Here's a recent news story you may be familiar with. About three months ago, there was a nasty accident in which a cyclist collided with a London bus, and his leg got trapped under one of the bus wheels. In a direct contradiction of the standard behaviour that we associate with Londoners, within seconds more than fifty passers-by had run over and collectively managed to lift the bus off the man's leg. It's a beautiful image of people coming together in a crisis, given a slightly bizarre twist by the one detail I've been holding back from you: the victim was riding a unicycle at the time.
That's Walthamstow for you. That's the district of London I've lived in for thirty years now.
I'm moving out today.
I probably should say something about it.
Walthamstow provided that, no question. The house and the people seemed nice enough when I first visited them, but the proximity of the Victoria Line was the thing that sealed the deal for me. I moved into the house in 1985. A few years later, the presentee landlord decided he wanted to downsize a little, so he moved all of us tenants as a group into a cosier house just around the corner. A few years after that, I took the plunge into property ownership, and chose to remain in the E17 postcode area. The flat I bought was initially intended as my first step on the property ladder: twenty-five years later, I'm finally getting around to taking the second step.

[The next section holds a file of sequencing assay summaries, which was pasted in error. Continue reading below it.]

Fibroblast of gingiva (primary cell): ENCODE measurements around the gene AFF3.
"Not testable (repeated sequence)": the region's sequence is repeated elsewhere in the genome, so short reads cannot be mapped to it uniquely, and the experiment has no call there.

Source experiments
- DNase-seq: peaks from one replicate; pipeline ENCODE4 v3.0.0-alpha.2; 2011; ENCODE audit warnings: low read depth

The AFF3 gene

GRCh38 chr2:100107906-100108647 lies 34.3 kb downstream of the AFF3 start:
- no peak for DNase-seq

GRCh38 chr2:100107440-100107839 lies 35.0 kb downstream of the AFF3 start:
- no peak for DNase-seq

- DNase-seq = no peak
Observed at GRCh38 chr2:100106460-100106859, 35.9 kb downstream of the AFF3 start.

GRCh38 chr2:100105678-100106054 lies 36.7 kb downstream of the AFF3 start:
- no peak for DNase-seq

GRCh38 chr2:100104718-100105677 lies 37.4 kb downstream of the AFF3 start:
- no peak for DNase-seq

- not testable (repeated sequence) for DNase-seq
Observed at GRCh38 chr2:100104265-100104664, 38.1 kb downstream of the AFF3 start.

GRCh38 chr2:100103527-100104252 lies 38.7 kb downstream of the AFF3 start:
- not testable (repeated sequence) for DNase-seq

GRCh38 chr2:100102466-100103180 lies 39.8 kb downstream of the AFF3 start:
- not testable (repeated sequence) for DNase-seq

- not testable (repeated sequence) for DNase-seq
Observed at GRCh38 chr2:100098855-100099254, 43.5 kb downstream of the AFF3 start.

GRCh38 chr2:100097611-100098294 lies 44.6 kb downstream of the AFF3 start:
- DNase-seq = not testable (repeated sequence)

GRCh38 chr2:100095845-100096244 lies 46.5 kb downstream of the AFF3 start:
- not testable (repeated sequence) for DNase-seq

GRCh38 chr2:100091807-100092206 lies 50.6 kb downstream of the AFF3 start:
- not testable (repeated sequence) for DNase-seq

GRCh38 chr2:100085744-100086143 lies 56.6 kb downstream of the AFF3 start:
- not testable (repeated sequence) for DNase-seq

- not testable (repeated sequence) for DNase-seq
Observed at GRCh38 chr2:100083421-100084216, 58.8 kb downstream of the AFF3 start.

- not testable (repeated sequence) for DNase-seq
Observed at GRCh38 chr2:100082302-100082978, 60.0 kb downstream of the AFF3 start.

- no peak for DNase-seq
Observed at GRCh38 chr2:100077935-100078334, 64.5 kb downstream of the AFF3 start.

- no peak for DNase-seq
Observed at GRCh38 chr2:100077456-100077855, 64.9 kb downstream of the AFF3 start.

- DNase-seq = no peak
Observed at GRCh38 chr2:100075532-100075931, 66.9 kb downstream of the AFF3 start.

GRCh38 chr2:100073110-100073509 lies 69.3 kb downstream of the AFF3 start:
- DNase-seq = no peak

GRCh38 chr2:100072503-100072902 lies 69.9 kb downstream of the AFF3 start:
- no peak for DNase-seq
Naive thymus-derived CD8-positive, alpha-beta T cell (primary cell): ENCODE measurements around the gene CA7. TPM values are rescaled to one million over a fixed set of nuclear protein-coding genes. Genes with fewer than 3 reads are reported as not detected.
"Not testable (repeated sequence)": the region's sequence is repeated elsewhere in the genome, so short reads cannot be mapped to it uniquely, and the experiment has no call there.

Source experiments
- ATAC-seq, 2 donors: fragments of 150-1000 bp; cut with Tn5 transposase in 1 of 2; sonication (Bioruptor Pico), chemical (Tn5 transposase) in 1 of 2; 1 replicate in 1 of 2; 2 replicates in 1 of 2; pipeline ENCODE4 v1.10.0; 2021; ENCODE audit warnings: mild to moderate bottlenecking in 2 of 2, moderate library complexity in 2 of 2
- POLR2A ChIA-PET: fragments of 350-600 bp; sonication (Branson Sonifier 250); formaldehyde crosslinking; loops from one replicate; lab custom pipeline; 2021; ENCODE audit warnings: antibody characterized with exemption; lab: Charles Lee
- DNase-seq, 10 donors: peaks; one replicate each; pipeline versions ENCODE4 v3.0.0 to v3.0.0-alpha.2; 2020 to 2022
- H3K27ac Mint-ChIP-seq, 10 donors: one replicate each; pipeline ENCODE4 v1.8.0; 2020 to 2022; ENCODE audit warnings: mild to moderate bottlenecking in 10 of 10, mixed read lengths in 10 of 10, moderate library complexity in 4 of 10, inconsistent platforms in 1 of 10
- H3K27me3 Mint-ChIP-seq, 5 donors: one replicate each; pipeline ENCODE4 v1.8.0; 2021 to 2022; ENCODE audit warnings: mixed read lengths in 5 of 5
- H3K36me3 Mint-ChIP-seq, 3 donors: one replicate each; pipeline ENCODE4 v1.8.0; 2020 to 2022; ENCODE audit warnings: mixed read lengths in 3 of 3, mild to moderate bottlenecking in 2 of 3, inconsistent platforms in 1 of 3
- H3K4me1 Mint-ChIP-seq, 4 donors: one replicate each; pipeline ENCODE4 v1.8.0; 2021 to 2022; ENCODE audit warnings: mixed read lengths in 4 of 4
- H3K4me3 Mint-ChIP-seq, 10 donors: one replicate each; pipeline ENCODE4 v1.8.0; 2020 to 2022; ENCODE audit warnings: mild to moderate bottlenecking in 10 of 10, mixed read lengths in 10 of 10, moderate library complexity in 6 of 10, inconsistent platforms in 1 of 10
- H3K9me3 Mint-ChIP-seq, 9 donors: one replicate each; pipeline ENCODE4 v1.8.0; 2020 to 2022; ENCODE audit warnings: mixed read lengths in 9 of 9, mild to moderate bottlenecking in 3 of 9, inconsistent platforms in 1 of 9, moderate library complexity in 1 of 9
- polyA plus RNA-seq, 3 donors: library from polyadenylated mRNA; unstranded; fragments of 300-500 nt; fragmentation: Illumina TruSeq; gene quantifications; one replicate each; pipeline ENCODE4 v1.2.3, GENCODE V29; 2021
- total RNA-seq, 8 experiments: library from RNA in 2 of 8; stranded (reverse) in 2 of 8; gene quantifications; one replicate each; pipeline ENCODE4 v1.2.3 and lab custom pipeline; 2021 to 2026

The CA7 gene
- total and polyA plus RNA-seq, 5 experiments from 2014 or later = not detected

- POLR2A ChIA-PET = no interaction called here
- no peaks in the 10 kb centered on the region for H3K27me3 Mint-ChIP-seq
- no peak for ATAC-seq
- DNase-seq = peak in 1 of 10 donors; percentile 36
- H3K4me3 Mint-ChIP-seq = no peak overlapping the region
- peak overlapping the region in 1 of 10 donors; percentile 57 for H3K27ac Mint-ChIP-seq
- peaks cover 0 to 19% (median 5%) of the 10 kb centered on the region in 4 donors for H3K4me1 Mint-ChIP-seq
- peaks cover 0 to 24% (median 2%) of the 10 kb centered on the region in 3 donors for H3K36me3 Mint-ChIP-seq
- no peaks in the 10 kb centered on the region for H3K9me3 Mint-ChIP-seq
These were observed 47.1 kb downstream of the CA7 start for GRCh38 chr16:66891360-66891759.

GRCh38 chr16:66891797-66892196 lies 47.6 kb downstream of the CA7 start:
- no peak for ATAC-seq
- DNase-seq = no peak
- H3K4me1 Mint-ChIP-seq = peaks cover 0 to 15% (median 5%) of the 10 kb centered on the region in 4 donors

Which is odd, because for a lot of that time I had no real fondness for Walthamstow as a place: my standard line when being asked about it was "well, it's easy to get out of." Pretty much all of my work and social life was being spent in central London, with a growing network of people I'd encountered pretty much everywhere except the district where I went back at night to sleep. The numerous tube, train and bus routes in and out were what made it an ideal base for me.
During the eighties - and nineties - Walthamstow didn't really have a reputation as a destination in its own right, apart from perhaps the dog track, or as a spawning ground for boy bands like East 17 and Blazin' Squad. It's interesting to see how their music videos trade heavily on pride in Walthamstow in a way that nobody else seemed to at the time, using the Stadium's big neon sign as a backdrop to signify street authenticity. I can remember one of my young nephews watching the Blazin' Squad video at the time of its release, and him being worried that you presumably couldn't walk down the streets of E17 without bumping into all ten of them coming towards you making gangsta hand signs.
While packing up stuff in preparation for my first move in a quarter of a century, I've found some old photos from when I first moved into Walthamstow. It's interesting to see what I thought was worthy of record during my first few months in the place. Plenty of pictures of the house, sure, mainly to let the folks back in Manchester know that I was settling in nicely. Beyond that? Well, there was the Granada cinema, a former grand picture house that had been roughly triplexed in the traditional style but still had traces of its former charm. (It would be over a decade before I encountered someone at work who played old cinema organs in her spare time, and she told me that the one at the Granada was still in good working order.) There was a new shopping centre in the process of being built, and I was impressed by the graffiti art that had appeared on the hoardings in front of the site. And there was The Royal Standard, a venue that mostly put on tribute bands with occasional support from biker gang fights.